travel - motoring in mauritius

jonathan crouch looks at motoring, mauritian-style

travel - motoring in mauritius

When I first went to Mauritius ten years ago, the roads around the island were filled with a kind of moving museum, dedicated to the British motor industry. Since Mauritians drive on the right and since this Indian Ocean island was a British Colony until the Sixties, there were old British cars everywhere: Vauxhall Vivas, Morris Oxfords, Austin A40s, Humber Sceptres and Sunbeam Rapiers. Many were taxis: all were battered -but still in use.

Back then, taxes on cars were so prohibitive that most people couldn't afford a new one. That, and the lack of an effective MoT system, meant that these old relics just stayed on the road. Mauritius was perhaps the only place you could learn to drive in an Austin A40.

Today, inevitably, things have changed. Right hand drive cars are easier to get these days, even if you're a small island, and the Mauritian government has relaxed its tax structure a little. Not much mind you. The cheapest, nastiest car is still around 20,000 - most of which goes straight into government coffers. Thanks to a prosperous sugar crop, textiles and tourist-driven economy however, a few more people can afford them. Those that can't become pick-up drivers or taxi operators.

For some unfathomable reason, the law has reduced the tax on pick-ups to 10% of that levied on cars. Which means that you can have a beautifully-specced double-cab pick-up with all the features of a luxury car and room for four for the cost of the most basic Citroen Saxo, Fiat Punto or Peugeot 106. Not surprisingly, such double-cab pick-ups make up the majority of the best selling vehicles in the country - and about 50% of the traffic.

Much of the other 50% is made up by taxis. Embarrassed that its precious tourists were being ferried around in Vauxhall Victors and aware that no Mauritian would be able to afford to pay current car prices, the government slashed taxi purchase prices by half a few years ago. Being essentially an African economy, however, not too much attention was given to the paperwork. Which meant that everyone and anyone who wanted a cheap new car became a 'taxi driver'.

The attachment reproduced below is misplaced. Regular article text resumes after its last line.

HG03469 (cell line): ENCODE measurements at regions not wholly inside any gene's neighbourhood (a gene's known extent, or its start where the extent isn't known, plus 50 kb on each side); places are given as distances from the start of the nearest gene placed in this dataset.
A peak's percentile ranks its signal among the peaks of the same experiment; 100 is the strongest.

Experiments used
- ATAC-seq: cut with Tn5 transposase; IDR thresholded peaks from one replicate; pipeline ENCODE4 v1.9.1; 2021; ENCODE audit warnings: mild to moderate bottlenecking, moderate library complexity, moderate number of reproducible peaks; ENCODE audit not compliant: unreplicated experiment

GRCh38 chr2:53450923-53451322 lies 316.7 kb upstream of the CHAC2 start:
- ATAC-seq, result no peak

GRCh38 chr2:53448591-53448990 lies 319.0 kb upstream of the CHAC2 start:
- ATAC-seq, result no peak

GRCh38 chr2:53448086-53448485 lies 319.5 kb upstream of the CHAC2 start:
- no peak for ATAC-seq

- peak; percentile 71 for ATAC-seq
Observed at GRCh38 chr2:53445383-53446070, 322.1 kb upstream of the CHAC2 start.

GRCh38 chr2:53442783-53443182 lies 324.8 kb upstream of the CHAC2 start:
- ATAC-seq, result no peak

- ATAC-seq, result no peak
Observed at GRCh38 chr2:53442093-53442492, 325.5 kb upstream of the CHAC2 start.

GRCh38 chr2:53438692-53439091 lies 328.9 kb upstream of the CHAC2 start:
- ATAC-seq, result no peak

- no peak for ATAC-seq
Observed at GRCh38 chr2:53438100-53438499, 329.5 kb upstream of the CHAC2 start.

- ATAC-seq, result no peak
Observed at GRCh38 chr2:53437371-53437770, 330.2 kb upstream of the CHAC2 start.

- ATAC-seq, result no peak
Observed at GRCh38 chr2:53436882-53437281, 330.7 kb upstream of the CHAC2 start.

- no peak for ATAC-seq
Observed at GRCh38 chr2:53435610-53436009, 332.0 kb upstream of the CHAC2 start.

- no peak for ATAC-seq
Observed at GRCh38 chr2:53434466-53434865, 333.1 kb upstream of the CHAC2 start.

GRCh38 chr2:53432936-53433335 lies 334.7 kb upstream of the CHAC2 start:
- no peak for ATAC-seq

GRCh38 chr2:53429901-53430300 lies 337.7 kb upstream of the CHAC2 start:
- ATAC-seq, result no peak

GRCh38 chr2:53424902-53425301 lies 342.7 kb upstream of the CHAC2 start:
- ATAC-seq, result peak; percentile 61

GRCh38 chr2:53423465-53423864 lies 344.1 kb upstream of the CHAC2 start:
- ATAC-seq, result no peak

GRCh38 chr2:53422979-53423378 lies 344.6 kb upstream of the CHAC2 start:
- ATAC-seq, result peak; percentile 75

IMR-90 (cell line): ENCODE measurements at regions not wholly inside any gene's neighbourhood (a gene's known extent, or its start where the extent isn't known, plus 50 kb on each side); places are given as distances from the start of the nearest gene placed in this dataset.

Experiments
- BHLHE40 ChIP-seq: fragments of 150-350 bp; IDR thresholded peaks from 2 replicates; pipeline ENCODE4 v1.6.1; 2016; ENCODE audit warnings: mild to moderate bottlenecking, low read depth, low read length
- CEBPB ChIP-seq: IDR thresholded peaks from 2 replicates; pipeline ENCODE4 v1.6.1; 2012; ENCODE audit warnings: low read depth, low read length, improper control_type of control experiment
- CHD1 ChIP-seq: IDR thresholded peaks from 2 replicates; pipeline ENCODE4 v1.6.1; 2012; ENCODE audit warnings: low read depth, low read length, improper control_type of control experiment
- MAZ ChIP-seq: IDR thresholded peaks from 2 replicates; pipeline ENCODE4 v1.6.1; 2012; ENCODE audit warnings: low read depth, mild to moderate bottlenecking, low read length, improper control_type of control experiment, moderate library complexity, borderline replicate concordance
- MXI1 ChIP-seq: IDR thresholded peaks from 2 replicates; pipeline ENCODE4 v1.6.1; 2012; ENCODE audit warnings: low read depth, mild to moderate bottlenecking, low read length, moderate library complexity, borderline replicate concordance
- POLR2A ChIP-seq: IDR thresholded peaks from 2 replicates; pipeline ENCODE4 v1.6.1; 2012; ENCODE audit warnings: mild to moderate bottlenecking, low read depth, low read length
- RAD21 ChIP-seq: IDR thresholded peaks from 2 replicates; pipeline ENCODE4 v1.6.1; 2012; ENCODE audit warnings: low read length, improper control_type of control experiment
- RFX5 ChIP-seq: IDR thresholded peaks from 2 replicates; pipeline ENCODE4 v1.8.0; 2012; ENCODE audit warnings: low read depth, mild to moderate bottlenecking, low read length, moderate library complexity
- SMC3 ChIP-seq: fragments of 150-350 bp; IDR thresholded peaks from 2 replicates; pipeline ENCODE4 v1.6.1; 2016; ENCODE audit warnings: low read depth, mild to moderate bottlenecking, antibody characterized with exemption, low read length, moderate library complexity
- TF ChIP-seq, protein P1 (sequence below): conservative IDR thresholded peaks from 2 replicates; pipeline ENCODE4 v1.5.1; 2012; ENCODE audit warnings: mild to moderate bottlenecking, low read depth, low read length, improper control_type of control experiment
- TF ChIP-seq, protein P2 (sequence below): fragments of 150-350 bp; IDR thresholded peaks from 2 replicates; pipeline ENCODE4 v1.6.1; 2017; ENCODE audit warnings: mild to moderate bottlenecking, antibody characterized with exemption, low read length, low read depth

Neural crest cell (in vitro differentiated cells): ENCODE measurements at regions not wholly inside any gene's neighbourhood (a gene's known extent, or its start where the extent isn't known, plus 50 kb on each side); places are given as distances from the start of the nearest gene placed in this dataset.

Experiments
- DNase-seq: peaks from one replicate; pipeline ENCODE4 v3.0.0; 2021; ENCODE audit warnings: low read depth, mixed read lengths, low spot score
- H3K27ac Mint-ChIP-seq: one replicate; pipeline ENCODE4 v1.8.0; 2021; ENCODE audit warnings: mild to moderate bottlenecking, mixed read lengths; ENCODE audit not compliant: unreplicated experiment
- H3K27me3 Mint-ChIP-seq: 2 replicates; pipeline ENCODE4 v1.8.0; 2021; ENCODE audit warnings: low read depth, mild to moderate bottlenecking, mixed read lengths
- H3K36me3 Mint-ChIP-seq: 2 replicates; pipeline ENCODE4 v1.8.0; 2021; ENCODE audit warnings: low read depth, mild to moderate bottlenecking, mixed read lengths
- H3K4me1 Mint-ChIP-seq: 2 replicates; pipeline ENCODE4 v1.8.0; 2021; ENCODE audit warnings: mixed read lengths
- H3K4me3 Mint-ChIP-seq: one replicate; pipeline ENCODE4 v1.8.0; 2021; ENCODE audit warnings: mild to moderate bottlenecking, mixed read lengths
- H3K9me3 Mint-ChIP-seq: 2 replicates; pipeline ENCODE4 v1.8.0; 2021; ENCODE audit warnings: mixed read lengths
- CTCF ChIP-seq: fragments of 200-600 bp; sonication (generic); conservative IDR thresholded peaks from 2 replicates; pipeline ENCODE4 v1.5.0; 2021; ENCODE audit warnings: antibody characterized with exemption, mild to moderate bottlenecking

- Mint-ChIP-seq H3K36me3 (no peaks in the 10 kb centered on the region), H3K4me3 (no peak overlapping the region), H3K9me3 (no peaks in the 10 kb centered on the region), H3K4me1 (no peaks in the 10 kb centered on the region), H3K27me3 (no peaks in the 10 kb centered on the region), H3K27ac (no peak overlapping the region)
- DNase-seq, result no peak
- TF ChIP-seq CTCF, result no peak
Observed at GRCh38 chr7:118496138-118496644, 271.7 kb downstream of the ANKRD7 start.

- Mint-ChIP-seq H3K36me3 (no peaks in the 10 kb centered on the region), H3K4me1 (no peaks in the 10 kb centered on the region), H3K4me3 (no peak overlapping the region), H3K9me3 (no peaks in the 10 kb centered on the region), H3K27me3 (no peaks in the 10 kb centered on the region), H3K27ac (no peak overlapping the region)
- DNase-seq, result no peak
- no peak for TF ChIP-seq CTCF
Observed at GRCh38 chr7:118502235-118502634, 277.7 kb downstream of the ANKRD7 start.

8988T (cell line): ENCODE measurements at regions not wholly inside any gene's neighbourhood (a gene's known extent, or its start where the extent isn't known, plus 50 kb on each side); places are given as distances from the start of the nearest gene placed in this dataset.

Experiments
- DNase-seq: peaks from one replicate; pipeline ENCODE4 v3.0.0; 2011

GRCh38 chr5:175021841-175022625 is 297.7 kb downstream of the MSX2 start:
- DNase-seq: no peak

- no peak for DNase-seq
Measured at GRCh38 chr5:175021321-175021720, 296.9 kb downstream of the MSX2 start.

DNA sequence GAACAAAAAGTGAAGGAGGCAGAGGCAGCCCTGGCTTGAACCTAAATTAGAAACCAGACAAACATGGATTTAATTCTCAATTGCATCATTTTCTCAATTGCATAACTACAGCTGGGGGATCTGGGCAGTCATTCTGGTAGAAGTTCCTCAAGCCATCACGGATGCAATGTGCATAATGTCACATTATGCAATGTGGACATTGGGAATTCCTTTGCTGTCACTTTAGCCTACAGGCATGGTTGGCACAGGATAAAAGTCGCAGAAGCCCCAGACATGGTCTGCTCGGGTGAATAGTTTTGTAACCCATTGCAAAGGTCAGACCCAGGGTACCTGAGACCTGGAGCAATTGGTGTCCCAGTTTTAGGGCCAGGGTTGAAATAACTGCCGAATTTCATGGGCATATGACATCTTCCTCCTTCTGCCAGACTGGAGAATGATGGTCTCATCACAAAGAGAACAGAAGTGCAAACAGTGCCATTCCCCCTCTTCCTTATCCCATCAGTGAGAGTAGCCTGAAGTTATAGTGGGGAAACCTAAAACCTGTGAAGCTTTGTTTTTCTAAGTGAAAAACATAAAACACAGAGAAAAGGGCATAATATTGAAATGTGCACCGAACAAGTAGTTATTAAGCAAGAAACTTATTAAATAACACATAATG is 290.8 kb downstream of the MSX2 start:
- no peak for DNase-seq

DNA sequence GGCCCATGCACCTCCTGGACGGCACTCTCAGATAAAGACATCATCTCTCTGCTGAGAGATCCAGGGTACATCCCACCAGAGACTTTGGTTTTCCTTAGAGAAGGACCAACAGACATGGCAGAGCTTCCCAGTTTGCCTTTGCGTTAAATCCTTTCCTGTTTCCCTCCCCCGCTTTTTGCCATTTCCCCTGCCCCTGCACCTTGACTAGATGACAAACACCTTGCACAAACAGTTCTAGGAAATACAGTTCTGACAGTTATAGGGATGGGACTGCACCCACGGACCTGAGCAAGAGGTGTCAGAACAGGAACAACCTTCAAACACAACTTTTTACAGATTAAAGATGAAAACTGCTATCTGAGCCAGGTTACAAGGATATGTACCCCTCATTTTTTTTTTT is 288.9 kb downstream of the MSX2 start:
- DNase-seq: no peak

It's a nice loop hole: fancy a BMW 3 Series for half-price? Just put a 'taxi' sign in the window and it's yours. And goodness knows how many of the cars on the road whose owners don't bother with the sign were originally bought this way.

Other endearing quirks of the Mauritian motoring system go further back. When you get a fine that requires you going to court - for excessive speeding or some other motoring misdemeanour - there's nothing in the law that says you actually have to attend yourself. Most of those wealthy enough to own a decent car have maids and gardeners - so they send them on their behalf. So it is that the waiting rooms of court houses around the island are filled with all kinds of domestics of one sort or another, all clutching tickets and wedges of Mauritian Rupees.

The road system has improved in the last few years (when I first arrived, there was only one dual carriageway on the whole island) but it still hasn't kept pace with the volume of traffic. To get from the South to the North of the island, you have to travel through the capital, Port Louis, which also means you have to join a teeming throng of other motorists, all fighting for the two inadequate lanes which are all that's provided. Ironically, further on, where the traffic is lighter, a glorious new underpass has been built.

There's no rail system on the island, so the majority of Mauritians who can't afford a car travel by bus: that means a lot of buses. Most are Leyland-derived with smoky Indian-made engines that emit a filthy black cloud of pollution into the clear ocean air: no one seems to mind. Their drivers are frustrated Formula One wannabees who hurl these old vehicles at ludicrous speeds around the narrow roads of the island, occasionally swerving to avoid pedestrians (there are no pavements) or stray dogs (Mauritius has more dogs than people).

Still, it all seems to work - and there's very little car crime. Unlike neighbouring South Africa. Mauritius has a large South African ex-pat population who bring with them horrific stories of the dangers of motoring around Johannesburg or Durban. Apparently, car theft is so rife that a quality car as an average shelf-life of only a few months. A BMW M3, for example, will, on average, last six weeks on the open road before it is stolen. And that's despite the elaborate precautions that most of the owners take with satellite tracking systems: as they've discovered, it's one thing a helicopter tracking a car into a Township: it's quite another being brave enough to go down there are retrieve it.

All of which makes you glad to visit somewhere you can leave the doors unlocked and the keys in the ignition. Somewhere the laws seem somehow arbitrary (overtaking a policecar on a blind bend is de rigeur). And somewhere in which the pace of life is that bit slower anyway. People hoot but no one gets hot under the collar. Hey, this is Mauritius after all...